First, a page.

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Bone, Muscles and Joints: Understanding Osteoporosis

Symptoms of Osteoporosis

Osteoporosis causes no specific pain or symptoms. However, it does increase the risk of serious or debilitating fractures. If you think you may be at risk of developing osteoporosis, see your doctor.

Approximately 10 million Americans have osteoporosis and another 44 million have low bone density, placing them at increased risk.

Symptoms of Osteoporosis

Currently, the most reliable way to diagnose osteoporosis is to measure bone density with a dual-energy absorptiometry scan or DXA. A DXA scan is a short, painless scan that measures the density of your bones, usually at the hip and spine and, in some cases, the forearm.

You can qualify for a Medicare rebate for a DXA scan if you:

  • Have previously been diagnosed with osteoporosis
  • Have had one or more fractures due to osteoporosis
  • Are aged 70 years or over
  • Have a chronic condition, including rheumatoid arthritis, coeliac disease or liver disease
  • Have used corticosteroids for a long time.

Your doctor will be able to tell you whether you fit the criteria to receive a Medicare rebate. It is possible to have a DXA scan performed if you do not fit the criteria for the Medicare rebate, however, there will usually be an out-of-pocket cost associated with the scan.

Osteoporosis is often called a “silent disease” because you cannot feel your bones getting weaker.

Symptoms of Osteoporosis

From a young age, both men and women can take steps to prevent osteoporosis by making sure that they:

  • Have a healthy and varied diet with plenty of fresh fruit, vegetables and whole grains
  • Eat calcium-rich foods
  • Absorb enough vitamin D
  • Avoid smoking
  • Limit alcohol consumption
  • Limit caffeine
  • Do regular weight-bearing and strength-training activities

Building strong bones during childhood and adolescence can help prevent osteoporosis later in life.

Vitamin D and Osteoporosis

Vitamin D and calcium promote bone density. Vitamin D is important because it helps your body absorb the calcium in your diet. We obtain most of our vitamin D from the sun, and there are recommendations for the amount of safe sun exposure for sufficient vitamin D production, depending on your skin type, geographical location in Australia and the season.

Vitamin D can also be found in small quantities in foods such as:

  • Fatty fish (salmon, herring, mackerel)
  • Liver
  • Eggs
  • Fortified foods such as low-fat milks and margarine.

For most people, it is unlikely that adequate quantities of vitamin D will be obtained through diet alone. Talk with your health professional about vitamin D supplements if you are concerned that you are not getting enough vitamin D.

Exercise and a healthy diet can prevent bone loss and slow or stop bone loss.

The Treatment of Osteoporosis

There is no standard treatment for osteoporosis. Your treatment will depend on your specific needs. Generally, your overall risk of fracture will help your doctor to decide on the best course of treatment for you.

Osteoporosis Medication

As well as diet and lifestyle changes, your doctor may recommend medication.

The options may include:

  • Bisphosphonates – bone cells are created and broken down in a constant cycle. Bisphosphonates encourage bone density by slowing the breakdown process and are commonly used in Australia to treat osteoporosis in men and women. These medications are incorporated into bone and the effects can be long- lasting, but studies suggest that there may be no further benefit for bones after five to seven years of treatment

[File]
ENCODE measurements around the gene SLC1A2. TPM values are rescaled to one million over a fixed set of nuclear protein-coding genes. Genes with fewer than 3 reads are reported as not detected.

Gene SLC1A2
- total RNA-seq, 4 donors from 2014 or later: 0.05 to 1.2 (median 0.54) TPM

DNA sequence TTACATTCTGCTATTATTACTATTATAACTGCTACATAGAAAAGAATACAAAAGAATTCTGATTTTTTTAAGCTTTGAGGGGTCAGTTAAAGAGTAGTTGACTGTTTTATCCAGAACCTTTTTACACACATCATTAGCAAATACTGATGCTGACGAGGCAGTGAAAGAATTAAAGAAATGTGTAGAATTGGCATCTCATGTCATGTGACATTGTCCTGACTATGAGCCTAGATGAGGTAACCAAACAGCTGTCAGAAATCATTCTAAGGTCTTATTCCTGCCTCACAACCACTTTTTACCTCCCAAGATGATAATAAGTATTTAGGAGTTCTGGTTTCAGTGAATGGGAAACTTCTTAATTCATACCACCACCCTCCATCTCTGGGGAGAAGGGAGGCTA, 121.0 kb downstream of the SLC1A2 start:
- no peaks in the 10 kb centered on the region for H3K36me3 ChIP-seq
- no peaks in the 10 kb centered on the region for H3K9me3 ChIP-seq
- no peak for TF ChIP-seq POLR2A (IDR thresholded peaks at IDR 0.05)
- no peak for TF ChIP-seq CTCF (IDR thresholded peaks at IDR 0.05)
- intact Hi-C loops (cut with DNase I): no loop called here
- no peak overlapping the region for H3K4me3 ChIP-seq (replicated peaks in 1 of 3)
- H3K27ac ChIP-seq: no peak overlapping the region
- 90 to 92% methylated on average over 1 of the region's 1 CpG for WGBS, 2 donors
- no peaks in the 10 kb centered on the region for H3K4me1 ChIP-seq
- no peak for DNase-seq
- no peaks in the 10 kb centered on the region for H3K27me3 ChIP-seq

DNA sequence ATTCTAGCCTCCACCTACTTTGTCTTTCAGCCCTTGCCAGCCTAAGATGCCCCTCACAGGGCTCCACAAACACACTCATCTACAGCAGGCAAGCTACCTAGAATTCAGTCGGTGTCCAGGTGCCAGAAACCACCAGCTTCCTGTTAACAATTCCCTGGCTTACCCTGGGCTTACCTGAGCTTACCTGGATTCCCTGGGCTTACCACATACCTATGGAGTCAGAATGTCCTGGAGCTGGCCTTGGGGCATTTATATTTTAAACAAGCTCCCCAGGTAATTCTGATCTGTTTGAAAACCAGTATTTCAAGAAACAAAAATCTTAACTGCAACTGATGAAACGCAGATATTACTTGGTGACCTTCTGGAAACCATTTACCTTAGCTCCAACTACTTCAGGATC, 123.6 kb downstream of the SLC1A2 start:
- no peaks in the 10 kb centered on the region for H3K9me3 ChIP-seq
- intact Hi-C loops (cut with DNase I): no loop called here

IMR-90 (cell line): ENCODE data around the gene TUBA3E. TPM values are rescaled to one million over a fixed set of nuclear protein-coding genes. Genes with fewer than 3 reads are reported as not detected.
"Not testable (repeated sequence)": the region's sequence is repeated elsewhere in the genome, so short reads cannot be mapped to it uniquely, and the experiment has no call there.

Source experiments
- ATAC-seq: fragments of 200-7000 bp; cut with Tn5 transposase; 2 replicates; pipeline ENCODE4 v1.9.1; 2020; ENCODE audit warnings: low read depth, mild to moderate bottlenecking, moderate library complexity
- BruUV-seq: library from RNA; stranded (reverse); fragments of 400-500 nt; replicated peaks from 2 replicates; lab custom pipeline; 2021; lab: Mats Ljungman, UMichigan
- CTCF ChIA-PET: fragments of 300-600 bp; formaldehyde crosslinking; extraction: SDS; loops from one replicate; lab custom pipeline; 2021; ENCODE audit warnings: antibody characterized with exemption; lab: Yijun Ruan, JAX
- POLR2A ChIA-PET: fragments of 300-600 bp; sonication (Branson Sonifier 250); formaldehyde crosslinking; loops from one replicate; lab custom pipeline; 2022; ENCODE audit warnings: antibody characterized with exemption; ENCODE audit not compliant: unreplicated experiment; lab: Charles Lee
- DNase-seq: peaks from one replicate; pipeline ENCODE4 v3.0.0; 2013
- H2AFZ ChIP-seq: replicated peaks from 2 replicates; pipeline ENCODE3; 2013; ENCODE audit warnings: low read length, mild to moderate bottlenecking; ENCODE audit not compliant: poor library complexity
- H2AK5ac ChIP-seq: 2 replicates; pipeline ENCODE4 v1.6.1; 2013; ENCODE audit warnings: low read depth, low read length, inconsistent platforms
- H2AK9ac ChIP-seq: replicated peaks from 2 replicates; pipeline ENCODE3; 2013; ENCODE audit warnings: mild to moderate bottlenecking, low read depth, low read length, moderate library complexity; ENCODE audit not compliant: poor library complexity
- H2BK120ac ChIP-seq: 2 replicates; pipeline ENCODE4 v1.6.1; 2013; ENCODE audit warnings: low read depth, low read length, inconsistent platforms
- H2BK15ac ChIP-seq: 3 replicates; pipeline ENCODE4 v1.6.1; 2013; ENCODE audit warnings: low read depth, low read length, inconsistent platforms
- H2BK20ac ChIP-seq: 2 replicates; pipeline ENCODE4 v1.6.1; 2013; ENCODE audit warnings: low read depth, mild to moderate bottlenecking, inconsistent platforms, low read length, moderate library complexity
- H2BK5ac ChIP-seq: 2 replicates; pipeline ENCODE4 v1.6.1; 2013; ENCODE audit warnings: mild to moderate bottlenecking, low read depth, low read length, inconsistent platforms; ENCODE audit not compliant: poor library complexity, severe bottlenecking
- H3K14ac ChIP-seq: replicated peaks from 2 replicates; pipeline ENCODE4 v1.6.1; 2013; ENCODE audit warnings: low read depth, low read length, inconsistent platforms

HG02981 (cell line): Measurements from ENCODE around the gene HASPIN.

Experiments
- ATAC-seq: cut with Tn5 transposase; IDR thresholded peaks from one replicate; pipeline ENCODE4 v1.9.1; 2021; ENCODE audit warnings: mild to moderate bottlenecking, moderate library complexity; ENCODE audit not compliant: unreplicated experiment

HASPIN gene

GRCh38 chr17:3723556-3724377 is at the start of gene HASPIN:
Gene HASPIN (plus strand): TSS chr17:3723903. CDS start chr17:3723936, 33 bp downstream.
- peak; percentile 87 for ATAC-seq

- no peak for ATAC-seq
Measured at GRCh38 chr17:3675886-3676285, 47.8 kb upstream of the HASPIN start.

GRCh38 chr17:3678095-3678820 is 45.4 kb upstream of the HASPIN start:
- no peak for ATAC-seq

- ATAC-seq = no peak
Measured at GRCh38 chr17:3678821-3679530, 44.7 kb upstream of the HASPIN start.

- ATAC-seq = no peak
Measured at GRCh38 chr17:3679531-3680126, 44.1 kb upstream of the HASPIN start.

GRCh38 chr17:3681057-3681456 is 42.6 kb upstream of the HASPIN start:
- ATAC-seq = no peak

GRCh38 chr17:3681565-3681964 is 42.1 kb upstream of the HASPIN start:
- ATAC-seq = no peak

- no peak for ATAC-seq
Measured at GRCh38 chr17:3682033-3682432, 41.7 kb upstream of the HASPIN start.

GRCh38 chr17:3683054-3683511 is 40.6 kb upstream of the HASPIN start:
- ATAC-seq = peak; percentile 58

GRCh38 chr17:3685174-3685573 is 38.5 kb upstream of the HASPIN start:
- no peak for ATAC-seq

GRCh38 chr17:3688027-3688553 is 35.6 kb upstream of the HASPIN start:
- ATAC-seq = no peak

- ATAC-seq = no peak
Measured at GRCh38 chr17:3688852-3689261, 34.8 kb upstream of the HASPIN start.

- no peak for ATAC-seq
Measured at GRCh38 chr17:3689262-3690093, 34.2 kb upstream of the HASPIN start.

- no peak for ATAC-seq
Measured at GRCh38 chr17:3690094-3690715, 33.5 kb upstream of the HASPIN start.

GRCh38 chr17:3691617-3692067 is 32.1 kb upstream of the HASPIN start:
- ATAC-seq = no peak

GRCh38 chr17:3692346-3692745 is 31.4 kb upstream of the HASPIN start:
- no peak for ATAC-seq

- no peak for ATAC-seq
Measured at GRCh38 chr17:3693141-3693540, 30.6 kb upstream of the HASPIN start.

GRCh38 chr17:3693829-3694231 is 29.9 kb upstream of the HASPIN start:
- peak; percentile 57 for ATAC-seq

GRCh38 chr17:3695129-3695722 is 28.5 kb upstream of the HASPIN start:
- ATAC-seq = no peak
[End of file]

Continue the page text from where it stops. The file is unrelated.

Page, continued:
• Selective Oestrogen Receptor Modulators (SERMs) – sites in the female body called oestrogen receptors respond to the hormone oestrogen. SERMs mimic the action of oestrogen and therefore reduce bone loss. SERMs have been shown to reduce the risk of spinal fractures
  • Denosumab – this is a twice-yearly injection given under the skin. Denosumab slows the breakdown of bone and is effective when treatment is given twice yearly, but bone density can fall once treatment is stopped
  • Testosterone Therapy – men with symptoms of testosterone deficiency and low testosterone levels can improve their bone density with testosterone replacement. Doses of testosterone are given by injections, implants, skin patches, oral capsules, gels or creams to bring the blood levels back up to normal
  • Parathyroid Hormone (PTH) – the parathyroid glands make PTH. This chemical regulates the amounts of calcium, phosphorus and magnesium in the bones and blood. Parathyroid hormone therapy stimulates new bone formation and can increase bone density and strength. This medication is a course of 18 months of daily injections used for people with severe osteoporosis when other types of medication are considered either unsuitable or ineffective
  • Menopausal Hormone Therapy (MHT, previously known as HRT) – in women, the female sex hormone oestrogen plays an important role in maintaining the strength of bone tissue. Menopause causes a marked drop in oestrogen levels, and increases the risk of osteoporosis and osteoporotic fractures. While MHT boosts oestrogen levels and prevents osteoporosis after menopause, it has also been associated with increased risks of a number of conditions, such as venous thrombosis (blood clots in the veins) and breast cancer. However, MHT is very useful for treating symptoms such as flushes, sweats and sleep disturbance occurring around the time of menopause. Its long-term use is no longer recommended for osteoporosis management, but it is considered a first line treatment for women less than 60 years of age who are at risk of bone density decline and osteoporosis.

Consult your healthcare provider about all treatment options for osteoporosis before choosing a plan.

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